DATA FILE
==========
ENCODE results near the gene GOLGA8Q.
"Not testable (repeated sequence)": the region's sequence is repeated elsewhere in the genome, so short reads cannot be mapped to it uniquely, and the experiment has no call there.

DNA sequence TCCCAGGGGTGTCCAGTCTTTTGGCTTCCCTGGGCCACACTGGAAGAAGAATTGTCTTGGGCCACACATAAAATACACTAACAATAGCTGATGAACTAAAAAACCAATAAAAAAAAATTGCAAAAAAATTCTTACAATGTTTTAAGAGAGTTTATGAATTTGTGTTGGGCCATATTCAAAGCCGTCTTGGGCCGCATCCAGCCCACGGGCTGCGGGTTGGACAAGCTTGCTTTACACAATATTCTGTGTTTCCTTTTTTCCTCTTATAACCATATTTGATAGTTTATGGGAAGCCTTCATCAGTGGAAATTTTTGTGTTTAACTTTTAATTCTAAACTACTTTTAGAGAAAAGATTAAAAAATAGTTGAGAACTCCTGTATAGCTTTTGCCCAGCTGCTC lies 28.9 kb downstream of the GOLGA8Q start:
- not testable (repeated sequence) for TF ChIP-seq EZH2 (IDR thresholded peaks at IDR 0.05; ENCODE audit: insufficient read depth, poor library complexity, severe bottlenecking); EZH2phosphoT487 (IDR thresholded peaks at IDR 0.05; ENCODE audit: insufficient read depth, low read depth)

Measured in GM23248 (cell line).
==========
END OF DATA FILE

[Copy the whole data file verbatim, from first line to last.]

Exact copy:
ENCODE results near the gene GOLGA8Q.
"Not testable (repeated sequence)": the region's sequence is repeated elsewhere in the genome, so short reads cannot be mapped to it uniquely, and the experiment has no call there.

DNA sequence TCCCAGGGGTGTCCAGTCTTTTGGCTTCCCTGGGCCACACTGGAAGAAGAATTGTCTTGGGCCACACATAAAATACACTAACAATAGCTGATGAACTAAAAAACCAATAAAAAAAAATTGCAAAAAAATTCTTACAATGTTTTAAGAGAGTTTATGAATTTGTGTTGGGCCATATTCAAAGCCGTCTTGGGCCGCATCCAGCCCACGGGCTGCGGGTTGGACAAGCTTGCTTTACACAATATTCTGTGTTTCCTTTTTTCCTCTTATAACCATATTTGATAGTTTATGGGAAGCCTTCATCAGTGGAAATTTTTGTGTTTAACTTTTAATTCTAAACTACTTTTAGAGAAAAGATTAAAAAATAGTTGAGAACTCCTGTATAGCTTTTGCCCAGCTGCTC lies 28.9 kb downstream of the GOLGA8Q start:
- not testable (repeated sequence) for TF ChIP-seq EZH2 (IDR thresholded peaks at IDR 0.05; ENCODE audit: insufficient read depth, poor library complexity, severe bottlenecking); EZH2phosphoT487 (IDR thresholded peaks at IDR 0.05; ENCODE audit: insufficient read depth, low read depth)

Measured in GM23248 (cell line).